a space for stone culture and mineral thinking
The structure is made polished black gabbro. It consists of two sets of steps, set at right angles to each other. The first flight is made up of three steps with a 20cm rise, the second of four steps with a 15cm rise. They meet at a raised square platform. Both the platform and steps are surrounded by a wrought iron railing to prevent falls.
She approached up the small combe, through the woods, a grey mist making everything silent except for the crunch of rotting wood beneath her soles as she threaded her way across the forest floor. The adit entrance was up ahead, becoming apparent first thanks to the ferrous stream dribbling from its mouth, joining the stream below. Slightly radioactive spoil heaps are still apparent on either side of the portal although now overgrown with mosses, dotted with harts tongue ferns and covered with leaf litter.
The point of view is that of a god, fixed approximately 12km up in the air, just above the troposphere, on a clear, hot day, looking obliquely down through the milky haze of ozone at an extinct volcano in the middle of an empty tropical sea. It is nearly a science-class model, conical with blown out caldera close to the apex. Time now accelerates quickly, days are skipped in milliseconds, so the light remains the same and we remain geosynchronous, geostatic in our view. The sharp rims of black basalt rapidly collapse, boulders streaming downwards, mile wide cliff faces shearing off in clouds of ashen dust to create tsunami in the water below. The massive walls of grey cinder disintegrate on both the outside and inside of the cone, peeled from the memory of the magmatic chamber, peeled backwards like a compression bandage from a phantom limb. As the volcano lowers its rim widens so that it is many miles across. The sea breaks in just as time slows back down to that of life. As we come to a temporal halt all that remains to be seen from our rarefied vantage point is a ragged arc of dark green islands in a clear turquoise ocean.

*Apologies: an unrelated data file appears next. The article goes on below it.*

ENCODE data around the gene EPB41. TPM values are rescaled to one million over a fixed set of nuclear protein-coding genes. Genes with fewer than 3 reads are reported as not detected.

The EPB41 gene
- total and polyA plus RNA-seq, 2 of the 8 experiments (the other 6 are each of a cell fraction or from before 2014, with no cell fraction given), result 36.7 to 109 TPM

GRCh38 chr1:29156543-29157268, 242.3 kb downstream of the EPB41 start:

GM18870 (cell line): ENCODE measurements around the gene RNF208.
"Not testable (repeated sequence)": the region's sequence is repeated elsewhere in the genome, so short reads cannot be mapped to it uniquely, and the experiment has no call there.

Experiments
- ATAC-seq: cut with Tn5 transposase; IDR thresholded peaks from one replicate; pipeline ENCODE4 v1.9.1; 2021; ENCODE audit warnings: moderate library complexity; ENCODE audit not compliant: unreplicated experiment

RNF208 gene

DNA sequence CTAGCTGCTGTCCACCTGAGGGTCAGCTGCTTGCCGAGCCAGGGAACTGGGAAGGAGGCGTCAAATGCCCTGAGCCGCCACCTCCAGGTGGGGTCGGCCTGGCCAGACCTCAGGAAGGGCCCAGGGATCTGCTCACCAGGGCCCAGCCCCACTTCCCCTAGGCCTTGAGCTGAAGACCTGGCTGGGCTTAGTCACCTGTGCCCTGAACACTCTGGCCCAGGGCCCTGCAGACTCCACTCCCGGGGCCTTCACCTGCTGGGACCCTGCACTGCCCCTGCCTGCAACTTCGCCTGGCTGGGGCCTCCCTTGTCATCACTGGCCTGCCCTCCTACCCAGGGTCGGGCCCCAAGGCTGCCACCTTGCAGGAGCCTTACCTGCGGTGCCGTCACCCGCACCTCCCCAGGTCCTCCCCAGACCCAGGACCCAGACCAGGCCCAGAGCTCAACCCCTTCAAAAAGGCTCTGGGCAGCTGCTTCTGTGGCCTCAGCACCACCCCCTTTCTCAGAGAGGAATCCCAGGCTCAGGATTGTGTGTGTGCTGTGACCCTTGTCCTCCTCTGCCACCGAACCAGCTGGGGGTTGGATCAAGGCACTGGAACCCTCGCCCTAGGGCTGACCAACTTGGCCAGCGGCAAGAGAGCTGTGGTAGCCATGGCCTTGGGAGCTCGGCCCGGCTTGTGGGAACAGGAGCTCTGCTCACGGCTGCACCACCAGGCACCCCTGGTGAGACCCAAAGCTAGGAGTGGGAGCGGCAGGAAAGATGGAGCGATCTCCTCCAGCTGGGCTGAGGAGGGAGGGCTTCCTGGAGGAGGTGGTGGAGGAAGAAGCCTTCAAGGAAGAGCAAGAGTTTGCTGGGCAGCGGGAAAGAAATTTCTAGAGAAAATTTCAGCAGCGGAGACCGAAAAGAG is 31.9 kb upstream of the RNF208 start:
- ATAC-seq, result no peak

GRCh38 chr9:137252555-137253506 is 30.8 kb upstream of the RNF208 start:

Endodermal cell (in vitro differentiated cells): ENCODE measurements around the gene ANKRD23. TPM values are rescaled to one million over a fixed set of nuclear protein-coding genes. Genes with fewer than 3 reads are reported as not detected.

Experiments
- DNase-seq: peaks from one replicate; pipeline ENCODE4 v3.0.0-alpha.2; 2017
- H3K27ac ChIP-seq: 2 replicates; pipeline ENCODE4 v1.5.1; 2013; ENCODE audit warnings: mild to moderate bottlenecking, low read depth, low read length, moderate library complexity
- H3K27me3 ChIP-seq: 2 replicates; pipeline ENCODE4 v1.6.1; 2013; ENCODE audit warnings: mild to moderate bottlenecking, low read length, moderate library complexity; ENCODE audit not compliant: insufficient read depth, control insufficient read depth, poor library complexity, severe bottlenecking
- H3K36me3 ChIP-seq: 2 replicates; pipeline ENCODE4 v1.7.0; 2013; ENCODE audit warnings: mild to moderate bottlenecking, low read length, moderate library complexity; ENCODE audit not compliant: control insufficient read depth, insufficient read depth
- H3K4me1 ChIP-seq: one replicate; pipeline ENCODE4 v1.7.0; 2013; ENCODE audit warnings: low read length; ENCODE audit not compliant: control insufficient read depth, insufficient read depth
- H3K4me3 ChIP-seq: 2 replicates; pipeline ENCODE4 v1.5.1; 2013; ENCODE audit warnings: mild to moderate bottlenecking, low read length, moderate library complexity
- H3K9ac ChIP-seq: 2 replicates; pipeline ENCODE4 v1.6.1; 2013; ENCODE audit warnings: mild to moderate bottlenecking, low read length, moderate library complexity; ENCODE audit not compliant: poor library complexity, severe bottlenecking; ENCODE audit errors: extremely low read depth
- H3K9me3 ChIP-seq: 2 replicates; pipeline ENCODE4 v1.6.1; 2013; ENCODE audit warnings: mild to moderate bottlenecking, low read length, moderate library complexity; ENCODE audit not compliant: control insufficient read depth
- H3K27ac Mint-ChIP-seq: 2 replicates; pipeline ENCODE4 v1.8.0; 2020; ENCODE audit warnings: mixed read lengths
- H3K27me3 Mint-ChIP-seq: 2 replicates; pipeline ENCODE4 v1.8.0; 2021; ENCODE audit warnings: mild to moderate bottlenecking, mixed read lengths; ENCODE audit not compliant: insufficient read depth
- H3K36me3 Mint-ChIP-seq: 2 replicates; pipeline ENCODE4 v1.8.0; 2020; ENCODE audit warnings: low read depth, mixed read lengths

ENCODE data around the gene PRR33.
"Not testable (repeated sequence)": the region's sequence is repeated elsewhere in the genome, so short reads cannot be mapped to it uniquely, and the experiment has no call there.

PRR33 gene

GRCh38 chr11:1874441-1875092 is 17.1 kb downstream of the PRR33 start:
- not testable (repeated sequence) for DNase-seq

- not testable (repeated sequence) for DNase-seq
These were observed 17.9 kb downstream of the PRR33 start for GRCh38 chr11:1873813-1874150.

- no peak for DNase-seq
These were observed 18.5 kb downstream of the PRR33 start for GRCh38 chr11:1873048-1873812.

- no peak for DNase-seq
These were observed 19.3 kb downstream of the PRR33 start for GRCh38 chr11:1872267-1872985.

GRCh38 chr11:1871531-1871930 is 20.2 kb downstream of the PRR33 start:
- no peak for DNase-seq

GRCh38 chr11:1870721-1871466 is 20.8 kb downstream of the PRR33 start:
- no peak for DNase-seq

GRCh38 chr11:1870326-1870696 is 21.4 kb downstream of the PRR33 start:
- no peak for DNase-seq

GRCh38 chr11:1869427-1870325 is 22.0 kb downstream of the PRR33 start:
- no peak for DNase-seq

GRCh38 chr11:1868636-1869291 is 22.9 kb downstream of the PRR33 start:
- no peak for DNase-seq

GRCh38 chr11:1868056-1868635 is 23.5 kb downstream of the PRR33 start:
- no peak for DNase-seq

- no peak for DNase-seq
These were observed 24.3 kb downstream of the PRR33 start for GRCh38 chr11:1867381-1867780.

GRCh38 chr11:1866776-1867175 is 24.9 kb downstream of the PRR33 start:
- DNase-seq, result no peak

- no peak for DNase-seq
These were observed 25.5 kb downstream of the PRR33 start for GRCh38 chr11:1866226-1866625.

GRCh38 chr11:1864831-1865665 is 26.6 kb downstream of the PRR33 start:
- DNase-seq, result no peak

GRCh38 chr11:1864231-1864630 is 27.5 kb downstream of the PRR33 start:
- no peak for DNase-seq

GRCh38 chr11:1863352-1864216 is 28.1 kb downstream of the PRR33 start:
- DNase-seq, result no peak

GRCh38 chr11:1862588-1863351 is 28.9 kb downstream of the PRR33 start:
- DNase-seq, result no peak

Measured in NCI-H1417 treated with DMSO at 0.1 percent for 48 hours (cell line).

Extracts from forthcoming project One Thousand Stones